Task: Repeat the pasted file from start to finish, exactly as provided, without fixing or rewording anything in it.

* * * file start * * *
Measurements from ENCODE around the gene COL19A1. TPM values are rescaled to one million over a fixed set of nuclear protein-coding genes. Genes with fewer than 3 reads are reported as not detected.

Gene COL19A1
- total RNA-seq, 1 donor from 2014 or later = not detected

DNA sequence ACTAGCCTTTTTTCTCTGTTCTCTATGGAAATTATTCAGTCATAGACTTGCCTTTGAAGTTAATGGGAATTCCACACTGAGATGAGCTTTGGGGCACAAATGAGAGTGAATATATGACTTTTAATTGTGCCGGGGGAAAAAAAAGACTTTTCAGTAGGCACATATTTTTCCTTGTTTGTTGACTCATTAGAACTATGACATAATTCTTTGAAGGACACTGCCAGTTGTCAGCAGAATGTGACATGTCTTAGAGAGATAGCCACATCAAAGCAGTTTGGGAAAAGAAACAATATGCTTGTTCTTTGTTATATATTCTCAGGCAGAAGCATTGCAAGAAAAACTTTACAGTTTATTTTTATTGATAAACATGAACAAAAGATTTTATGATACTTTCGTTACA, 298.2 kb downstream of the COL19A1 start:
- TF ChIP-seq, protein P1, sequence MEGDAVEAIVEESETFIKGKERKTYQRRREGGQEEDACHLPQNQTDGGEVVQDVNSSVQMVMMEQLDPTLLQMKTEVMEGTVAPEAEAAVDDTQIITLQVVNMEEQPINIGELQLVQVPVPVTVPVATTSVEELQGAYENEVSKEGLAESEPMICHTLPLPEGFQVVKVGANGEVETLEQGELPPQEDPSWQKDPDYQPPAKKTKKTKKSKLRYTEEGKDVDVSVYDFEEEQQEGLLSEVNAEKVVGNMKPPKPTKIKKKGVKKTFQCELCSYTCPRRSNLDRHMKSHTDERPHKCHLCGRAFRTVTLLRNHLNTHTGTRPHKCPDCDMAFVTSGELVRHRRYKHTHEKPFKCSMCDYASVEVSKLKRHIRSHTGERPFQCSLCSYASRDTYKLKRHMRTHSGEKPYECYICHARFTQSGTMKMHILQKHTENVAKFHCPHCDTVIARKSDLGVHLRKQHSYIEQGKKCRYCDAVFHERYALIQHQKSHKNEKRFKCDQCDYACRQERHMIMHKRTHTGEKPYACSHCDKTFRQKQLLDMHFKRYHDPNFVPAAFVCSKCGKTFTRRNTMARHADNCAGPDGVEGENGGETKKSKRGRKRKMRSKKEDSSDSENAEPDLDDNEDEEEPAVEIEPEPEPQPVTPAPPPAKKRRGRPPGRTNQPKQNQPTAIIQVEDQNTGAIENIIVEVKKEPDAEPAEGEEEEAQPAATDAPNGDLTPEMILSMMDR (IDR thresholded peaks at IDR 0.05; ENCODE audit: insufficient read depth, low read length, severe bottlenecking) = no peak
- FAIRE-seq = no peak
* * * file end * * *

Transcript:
Measurements from ENCODE around the gene COL19A1. TPM values are rescaled to one million over a fixed set of nuclear protein-coding genes. Genes with fewer than 3 reads are reported as not detected.

Gene COL19A1
- total RNA-seq, 1 donor from 2014 or later = not detected

DNA sequence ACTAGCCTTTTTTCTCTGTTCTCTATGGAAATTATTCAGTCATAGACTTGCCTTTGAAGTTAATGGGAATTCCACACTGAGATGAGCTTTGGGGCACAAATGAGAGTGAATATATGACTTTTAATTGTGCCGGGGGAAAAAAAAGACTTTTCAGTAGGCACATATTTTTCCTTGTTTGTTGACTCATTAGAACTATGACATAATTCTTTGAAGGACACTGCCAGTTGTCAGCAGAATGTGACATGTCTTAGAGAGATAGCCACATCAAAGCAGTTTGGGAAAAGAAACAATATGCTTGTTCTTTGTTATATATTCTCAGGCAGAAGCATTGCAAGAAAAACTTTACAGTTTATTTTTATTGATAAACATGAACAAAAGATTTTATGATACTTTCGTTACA, 298.2 kb downstream of the COL19A1 start:
- TF ChIP-seq, protein P1, sequence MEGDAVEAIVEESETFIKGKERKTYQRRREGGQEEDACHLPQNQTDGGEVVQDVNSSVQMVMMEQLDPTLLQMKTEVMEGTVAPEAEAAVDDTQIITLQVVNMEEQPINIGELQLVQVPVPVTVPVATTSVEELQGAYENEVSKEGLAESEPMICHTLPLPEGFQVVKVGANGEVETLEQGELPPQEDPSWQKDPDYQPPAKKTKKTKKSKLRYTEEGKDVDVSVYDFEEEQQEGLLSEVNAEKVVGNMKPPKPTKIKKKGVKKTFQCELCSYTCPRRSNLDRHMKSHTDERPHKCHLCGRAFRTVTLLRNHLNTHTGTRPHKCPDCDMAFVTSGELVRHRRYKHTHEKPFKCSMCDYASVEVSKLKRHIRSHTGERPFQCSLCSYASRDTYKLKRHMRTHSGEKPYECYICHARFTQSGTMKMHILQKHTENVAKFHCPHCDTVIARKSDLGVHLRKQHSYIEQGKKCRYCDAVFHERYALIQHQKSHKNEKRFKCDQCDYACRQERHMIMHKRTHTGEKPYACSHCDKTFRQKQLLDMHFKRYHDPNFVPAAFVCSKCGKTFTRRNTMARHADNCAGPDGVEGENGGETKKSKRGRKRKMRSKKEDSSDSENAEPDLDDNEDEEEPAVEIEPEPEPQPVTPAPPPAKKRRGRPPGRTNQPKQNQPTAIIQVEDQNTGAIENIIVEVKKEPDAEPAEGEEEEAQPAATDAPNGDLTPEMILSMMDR (IDR thresholded peaks at IDR 0.05; ENCODE audit: insufficient read depth, low read length, severe bottlenecking) = no peak
- FAIRE-seq = no peak